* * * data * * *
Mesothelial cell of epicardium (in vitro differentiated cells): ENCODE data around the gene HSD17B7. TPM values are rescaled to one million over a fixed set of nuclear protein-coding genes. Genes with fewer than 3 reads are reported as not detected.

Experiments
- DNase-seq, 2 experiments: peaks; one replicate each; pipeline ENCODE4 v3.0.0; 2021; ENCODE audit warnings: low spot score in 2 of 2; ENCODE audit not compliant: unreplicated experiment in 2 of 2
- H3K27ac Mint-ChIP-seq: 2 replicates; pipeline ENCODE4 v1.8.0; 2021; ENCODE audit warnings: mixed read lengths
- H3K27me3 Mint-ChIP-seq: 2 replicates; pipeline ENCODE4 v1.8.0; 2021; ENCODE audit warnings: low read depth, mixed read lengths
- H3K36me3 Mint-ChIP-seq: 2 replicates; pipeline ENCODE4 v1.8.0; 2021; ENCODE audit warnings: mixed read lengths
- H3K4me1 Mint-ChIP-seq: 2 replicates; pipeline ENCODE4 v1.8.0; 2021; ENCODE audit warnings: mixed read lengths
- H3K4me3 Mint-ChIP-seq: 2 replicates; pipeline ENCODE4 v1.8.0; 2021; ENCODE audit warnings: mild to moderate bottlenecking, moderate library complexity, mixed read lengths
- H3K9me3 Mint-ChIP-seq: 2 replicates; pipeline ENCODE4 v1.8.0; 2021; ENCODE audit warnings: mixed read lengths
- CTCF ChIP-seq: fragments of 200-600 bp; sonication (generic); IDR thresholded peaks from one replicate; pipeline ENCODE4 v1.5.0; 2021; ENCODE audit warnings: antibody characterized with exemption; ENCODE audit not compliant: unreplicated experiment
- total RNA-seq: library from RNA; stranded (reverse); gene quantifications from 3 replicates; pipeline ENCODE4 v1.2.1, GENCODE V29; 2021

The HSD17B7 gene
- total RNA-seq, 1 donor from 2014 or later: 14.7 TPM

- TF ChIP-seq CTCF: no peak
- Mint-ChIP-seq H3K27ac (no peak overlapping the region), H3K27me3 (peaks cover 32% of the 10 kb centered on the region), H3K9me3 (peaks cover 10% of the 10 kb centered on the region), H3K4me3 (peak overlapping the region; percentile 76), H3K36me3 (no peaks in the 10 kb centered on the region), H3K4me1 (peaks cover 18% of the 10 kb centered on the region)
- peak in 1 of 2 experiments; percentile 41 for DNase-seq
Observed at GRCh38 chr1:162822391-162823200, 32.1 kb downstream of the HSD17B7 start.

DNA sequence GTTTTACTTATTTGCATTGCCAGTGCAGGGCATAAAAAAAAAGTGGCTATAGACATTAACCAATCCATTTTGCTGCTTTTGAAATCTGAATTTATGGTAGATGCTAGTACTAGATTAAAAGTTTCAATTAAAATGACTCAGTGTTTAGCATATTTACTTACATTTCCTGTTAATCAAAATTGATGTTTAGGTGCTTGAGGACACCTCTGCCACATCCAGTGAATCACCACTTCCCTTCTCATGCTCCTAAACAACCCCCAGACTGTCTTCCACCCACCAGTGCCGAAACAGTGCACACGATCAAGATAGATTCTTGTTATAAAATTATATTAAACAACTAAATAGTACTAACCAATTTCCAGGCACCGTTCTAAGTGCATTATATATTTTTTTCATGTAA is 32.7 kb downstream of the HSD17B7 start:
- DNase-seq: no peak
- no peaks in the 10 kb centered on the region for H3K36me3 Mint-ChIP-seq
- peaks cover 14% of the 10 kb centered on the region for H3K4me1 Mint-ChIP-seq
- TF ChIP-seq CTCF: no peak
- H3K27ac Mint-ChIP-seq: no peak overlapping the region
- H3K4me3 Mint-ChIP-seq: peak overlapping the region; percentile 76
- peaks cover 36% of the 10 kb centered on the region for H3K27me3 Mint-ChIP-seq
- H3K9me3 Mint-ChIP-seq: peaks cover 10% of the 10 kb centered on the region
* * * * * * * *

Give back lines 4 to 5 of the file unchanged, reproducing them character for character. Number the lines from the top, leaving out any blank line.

- H3K27ac Mint-ChIP-seq: 2 replicates; pipeline ENCODE4 v1.8.0; 2021; ENCODE audit warnings: mixed read lengths
- H3K27me3 Mint-ChIP-seq: 2 replicates; pipeline ENCODE4 v1.8.0; 2021; ENCODE audit warnings: low read depth, mixed read lengths